May 27, 2021

I am Choosing to Release the Pain of my Childhood. 

Hearted by

For many years, I was stoic about life.

It made me tough and hard to handle, but I liked the edge it gave me. I had an “I don’t care” attitude. I was strong and rugged.

At first, I was sad, but then, I became mad and no one could mess with me again.

I had closed off my heart and decided that no one would be able to get too close to it. My innocent child self had trusted too many times before but was let down time and time again.

This created my hard exterior, this turtle shell. No one would be able to fool me anymore.

Fast forward 30 years to today, and I realize that childhood abuse has run my life. It has made me feel small and invalid. The names I was called were engraved on my heart like a tattoo, and as much as I tried to show people that I wasn’t who they said I was, I still felt that way on the inside.

I tried to carry myself differently. Buy new clothes and look like the roles they made me feel. I tried to laugh with people during happy hours, but on the inside, my darkened, tattooed heart told me the truth about how I really felt.

I ate better and exercised. I tried therapy and medication. I shopped till I dropped. I found food to be a great comfort. I slept more than I should have. I even hid away in my darkness.

But when I hit rock bottom, I realized that my darkened heart was running my life. It was running the show and telling me all sorts of lies. Lies I had been brought up to believe about myself.

I found I had been in denial and had dissociated from the pain I felt, maybe until my body could handle feeling it. Until I felt safe enough.

It’s hard to fall apart when you have small children and a persona to keep up with. But one day, it just happened. I cracked my chest open and looked at that sad, darkened heart. I asked myself, “What is going on?” “Why are you still sad after all these years?” For sure, we should be better by now. Right?

My heart told me that I hadn’t paid attention—that I hadn’t looked within. I had been running and gunning and acting tough. I had been acting brave when actually, I had been too scared to look within.

I thought that if I stopped to see the pain I was carrying, I would be stuck forever, wallowing in it and eventually die. But the truth my heart told me on that day was that the only way for the pain to stop running my life was to stop and face it head-on. I had to look at it in the eyes; I had to breathe it in and feel all of its sadness for it to dissipate. I needed to acknowledge the pain for it to feel empowered enough to let me live in peace.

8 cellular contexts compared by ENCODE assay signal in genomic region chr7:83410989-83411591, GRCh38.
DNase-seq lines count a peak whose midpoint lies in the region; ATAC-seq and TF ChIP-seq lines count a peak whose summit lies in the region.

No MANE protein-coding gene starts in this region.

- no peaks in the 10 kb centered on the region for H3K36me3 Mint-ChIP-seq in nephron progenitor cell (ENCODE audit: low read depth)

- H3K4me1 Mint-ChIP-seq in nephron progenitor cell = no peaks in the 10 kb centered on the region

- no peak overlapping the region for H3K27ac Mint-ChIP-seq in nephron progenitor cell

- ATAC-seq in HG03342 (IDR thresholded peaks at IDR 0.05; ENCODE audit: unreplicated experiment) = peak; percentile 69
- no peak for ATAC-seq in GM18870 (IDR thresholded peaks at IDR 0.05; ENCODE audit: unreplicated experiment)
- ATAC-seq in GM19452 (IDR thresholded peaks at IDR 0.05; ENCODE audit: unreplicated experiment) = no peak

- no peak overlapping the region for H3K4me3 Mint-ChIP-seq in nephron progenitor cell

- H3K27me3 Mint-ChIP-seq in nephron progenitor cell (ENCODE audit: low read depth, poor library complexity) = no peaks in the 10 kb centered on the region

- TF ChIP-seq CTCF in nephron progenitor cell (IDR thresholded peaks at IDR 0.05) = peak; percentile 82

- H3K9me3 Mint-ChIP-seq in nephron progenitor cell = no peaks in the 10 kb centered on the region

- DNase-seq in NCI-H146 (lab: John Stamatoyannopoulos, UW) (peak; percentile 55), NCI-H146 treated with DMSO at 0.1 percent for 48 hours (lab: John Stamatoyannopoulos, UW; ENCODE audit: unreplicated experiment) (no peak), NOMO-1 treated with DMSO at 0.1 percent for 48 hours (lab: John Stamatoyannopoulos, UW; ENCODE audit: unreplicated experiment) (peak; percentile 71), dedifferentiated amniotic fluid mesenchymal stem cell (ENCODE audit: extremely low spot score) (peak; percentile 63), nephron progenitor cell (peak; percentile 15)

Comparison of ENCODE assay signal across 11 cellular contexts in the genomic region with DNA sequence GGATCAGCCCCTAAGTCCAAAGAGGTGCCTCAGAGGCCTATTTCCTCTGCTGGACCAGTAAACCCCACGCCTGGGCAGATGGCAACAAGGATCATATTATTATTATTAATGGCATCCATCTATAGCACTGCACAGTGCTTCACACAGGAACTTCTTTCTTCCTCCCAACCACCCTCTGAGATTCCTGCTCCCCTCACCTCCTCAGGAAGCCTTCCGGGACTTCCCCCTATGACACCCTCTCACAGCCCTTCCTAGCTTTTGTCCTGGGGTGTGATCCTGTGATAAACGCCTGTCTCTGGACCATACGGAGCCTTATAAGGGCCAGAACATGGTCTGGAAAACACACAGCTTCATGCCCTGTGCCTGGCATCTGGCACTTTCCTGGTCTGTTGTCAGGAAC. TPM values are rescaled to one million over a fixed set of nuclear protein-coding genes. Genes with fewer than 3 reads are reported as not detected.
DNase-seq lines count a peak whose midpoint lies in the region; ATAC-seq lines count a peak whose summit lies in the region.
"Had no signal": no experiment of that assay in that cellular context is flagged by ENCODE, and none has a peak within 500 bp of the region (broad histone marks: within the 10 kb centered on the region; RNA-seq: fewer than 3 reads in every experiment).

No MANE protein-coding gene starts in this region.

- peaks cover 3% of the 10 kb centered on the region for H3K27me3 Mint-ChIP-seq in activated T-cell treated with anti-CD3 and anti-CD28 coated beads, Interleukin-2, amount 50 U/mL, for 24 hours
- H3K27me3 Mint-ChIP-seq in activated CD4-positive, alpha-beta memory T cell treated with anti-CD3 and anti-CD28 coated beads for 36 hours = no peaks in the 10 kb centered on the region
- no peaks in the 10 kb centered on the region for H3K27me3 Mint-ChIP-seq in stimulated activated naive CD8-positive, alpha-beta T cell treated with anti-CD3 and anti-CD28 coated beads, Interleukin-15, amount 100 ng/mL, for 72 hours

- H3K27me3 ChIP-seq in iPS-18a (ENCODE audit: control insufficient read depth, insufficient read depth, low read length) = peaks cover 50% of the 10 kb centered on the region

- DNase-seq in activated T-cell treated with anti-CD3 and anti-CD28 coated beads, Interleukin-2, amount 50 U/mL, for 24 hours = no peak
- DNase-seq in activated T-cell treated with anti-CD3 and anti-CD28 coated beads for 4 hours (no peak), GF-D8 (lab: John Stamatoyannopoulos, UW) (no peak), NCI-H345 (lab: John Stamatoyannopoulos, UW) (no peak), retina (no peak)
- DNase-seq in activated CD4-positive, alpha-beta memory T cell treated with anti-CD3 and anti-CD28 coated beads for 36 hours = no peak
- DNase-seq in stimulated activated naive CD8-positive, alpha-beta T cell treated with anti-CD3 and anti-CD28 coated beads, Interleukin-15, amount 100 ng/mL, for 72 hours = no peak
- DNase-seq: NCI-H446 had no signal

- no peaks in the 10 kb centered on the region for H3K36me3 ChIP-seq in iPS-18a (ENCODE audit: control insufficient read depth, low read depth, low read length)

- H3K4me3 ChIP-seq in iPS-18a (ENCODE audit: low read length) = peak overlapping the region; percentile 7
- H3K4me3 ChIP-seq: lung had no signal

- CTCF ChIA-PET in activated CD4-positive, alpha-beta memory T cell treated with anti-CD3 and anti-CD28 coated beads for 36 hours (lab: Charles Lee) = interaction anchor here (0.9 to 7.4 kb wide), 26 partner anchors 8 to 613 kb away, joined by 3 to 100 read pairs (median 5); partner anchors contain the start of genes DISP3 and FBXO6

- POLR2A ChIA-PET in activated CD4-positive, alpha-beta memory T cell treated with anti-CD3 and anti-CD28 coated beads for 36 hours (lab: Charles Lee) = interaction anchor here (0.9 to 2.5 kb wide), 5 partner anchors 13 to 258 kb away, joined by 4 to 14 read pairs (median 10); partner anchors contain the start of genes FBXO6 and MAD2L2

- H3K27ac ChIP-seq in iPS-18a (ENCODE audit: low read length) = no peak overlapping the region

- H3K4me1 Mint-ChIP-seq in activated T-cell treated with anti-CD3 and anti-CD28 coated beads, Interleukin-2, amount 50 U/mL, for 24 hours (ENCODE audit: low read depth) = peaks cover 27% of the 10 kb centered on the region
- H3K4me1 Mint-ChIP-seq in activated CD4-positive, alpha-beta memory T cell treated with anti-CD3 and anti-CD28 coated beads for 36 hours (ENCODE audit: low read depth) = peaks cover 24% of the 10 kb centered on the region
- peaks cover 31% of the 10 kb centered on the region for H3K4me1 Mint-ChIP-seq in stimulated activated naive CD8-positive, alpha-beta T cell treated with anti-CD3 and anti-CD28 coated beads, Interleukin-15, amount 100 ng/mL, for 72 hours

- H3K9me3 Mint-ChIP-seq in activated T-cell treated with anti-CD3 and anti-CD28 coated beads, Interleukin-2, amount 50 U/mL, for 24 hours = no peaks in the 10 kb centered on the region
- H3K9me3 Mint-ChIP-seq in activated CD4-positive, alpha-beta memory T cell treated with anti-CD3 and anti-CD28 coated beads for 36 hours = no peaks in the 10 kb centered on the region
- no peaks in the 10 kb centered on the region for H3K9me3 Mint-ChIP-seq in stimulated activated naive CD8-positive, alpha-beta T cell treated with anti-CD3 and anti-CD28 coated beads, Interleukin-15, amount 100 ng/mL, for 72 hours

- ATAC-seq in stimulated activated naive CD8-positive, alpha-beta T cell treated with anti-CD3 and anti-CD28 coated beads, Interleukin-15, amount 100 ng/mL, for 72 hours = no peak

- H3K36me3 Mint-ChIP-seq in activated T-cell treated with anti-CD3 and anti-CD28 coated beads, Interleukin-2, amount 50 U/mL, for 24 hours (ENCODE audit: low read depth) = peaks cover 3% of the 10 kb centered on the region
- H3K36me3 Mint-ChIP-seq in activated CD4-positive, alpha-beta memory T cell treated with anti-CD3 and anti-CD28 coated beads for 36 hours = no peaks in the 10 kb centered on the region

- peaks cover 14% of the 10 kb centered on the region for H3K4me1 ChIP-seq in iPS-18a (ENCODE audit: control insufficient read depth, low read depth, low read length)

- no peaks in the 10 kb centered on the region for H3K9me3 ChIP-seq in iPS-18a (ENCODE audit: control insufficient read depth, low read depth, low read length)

The sad little girl in my heart, who’s wearing a black leather jacket of bravado, needed to be seen. She needed to know that it wasn’t her fault. She could come out now; she was safe.

Sometimes, living in denial and dissociation from the pain in our childhoods makes us feel like it happened to someone else. But when we realize that these sad or hurtful things have actually happened to us, it can feel heavy.

Sometimes, our pain is used as fuel to promise we will treat our own families differently. But sometimes, we can’t help but carry on similar traits. Other times, we might break the cycle.

But mostly, we need to look within and ask ourselves what we needed back then and try to give that to ourselves now. It can be a warm bath, a gentle touch, someone to read to us and tuck us in bed, or a stuffed toy to sleep with at night.

Our goal is to feel warm and safe so that our hearts and inner child can begin to trust us. They want to know we won’t abandon them again when we didn’t know any better. We were scared and were just trying to survive, but now, we know better.

We need to breathe in the peace and calm of being humans in this human experience. We need to let go of any anxiety and fear about the future.

We need to remember the things that happened to us, not to dwell on them, but to know that we are overcomers who can help others through our experiences too.

We have surrendered, and we know how it feels to let our intuition take the lead instead of our fearful impulses. We can breathe through the feelings of our trauma resurfacing, and we can share them now. We feel safe enough to dig up and excavate those deep, dark parts of our souls that we had left untended.

We can ask for a hug when we need it, and we can write and pray. We have surrendered now, and we’re no longer playing the role of the tough person who was full of pain. The surrendered version of ourselves is soft and pliable, but you still wouldn’t want to mess with them because of where they’ve been.

Sometimes, this work feels monotonous and like a daily job. But it is necessary.

We must reaffirm and remember who we truly are, let go of all the lies that tell us we are not good enough and won’t amount to anything, learn to release those tender parts of our being, and let our vulnerabilities have their way with us. We need to find gratitude in being able to do this work and no longer exist like zombies who are going through the motions of this life.

We can feel now and through our feelings; we can heal too.

We can become the version of ourselves that we hoped we would become.

We can be allies for our younger selves.


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